Is Iran Just Fooling Us?

Are we just being fooled by Iran? Are we being seduced by a Persian snake charmer only to later be stung by his nuclear bite? According to Israel we are. Israel’s Minister of Intelligence, International Relations and Strategic Affairs, Yuval Steinitz says that newly elected Iranian President Hassan Rouhani "has launched a charm offensive on the West, but he plans to charm his way to a nuclear weapon". Israeli Prime Minister Benjamin Netanyahu put it equally cleverly: "The Iranians are spinning in the media so that the centrifuges can keep on spinning". Netanyahu then warned the world that "One must not be fooled by the Iranian president’s fraudulent words". Steinitz said that the U.S. has to escalate its military threats to Iran, echoing the words of Obama, Kerry, and Netanyahu that Syria only abandoned her weapons "when there was a real military threat".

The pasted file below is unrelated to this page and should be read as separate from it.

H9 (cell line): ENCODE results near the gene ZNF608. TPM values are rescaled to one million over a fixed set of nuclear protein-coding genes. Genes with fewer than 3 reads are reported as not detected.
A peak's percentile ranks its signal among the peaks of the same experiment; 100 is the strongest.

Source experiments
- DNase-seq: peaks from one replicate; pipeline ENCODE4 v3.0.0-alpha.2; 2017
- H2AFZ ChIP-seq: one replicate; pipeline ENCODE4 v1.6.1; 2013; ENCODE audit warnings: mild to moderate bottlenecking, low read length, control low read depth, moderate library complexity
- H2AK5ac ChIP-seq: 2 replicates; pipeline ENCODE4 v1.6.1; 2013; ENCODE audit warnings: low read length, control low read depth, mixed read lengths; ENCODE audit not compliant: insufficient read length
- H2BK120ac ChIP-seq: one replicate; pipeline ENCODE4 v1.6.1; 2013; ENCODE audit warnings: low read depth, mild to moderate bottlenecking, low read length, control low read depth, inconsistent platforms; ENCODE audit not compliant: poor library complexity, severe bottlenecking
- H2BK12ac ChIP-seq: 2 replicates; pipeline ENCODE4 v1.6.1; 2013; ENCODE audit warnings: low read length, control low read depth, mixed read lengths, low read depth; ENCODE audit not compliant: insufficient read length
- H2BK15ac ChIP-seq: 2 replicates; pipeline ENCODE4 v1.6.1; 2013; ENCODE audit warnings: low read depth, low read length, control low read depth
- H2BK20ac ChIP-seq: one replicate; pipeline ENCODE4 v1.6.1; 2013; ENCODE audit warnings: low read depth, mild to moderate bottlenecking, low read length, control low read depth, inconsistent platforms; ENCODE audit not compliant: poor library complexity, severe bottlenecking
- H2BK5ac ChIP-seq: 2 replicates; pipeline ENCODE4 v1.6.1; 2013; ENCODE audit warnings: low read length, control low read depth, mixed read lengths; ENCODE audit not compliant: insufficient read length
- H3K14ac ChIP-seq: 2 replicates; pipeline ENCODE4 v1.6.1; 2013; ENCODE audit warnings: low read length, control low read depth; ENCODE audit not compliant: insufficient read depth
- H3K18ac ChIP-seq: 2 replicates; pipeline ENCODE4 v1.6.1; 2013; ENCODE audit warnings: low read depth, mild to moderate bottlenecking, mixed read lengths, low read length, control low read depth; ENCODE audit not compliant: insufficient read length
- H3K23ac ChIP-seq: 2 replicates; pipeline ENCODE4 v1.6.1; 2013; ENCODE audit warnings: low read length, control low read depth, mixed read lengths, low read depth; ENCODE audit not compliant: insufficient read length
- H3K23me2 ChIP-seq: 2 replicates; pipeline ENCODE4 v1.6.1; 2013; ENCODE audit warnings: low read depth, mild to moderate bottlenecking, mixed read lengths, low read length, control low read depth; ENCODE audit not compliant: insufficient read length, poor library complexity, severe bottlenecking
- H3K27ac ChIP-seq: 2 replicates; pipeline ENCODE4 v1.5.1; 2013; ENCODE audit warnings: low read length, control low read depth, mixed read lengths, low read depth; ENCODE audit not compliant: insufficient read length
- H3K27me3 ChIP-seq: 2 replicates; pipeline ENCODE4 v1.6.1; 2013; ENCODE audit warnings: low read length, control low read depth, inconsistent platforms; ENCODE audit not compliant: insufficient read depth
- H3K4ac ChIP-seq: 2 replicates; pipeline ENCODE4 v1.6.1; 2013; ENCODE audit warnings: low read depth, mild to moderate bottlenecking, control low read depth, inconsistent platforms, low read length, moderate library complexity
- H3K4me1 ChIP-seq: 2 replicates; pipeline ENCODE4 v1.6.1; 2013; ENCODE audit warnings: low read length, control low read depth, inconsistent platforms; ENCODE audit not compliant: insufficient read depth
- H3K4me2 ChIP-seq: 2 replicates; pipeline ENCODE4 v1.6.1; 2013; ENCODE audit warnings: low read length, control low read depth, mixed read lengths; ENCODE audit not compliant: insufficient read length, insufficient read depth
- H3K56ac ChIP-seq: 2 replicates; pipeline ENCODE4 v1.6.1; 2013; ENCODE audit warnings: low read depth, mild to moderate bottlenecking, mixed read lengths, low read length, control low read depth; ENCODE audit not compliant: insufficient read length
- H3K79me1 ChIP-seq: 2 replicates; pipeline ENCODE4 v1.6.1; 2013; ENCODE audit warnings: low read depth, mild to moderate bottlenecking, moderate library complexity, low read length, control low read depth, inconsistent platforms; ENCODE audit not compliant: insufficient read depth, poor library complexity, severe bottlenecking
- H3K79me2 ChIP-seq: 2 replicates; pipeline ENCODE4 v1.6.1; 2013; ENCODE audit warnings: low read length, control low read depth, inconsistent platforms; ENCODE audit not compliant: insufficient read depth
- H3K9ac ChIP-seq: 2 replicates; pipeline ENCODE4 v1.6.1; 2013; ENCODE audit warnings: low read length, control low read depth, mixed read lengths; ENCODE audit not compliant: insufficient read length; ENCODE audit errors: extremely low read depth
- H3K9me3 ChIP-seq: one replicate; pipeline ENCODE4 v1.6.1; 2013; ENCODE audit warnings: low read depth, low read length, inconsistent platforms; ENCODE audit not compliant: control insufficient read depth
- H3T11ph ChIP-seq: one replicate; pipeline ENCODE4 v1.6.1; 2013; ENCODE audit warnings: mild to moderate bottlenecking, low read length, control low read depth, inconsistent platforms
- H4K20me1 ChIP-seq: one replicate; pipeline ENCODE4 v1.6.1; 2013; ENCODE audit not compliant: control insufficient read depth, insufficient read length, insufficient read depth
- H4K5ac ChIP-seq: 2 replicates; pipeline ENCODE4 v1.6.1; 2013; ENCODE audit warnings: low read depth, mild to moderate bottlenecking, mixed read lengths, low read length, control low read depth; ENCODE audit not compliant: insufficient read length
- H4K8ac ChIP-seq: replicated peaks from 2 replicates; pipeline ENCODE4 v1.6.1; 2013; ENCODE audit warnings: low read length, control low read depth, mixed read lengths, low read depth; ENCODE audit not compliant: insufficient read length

But both parts of the Israeli warning – that we should not fall for Rouhani’s charms and that we should intensify the military pressure – are deceptive.

Rouhani declared in a September 18th NBC interview that "We have never pursued or sought a nuclear bomb, and we are not going to do so". The interviewer pressed him to clarify: "Can you say that Iran will not build a nuclear weapon under any circumstances whatsoever?" Rouhani responded, "We have time and again said that under no circumstances would we seek any weapons of mass destruction, including nuclear weapons, nor will we ever".

But despite the constant implication by the media that Rouhani is initiating a fresh, new approach, and despite the Israeli warning that his assurances are just the seductive words of a new charm offensive, though the tone may be new and welcome, the substance is not. As Rouhani himself prefaced his assurance, Iran has made this assurance "time and again".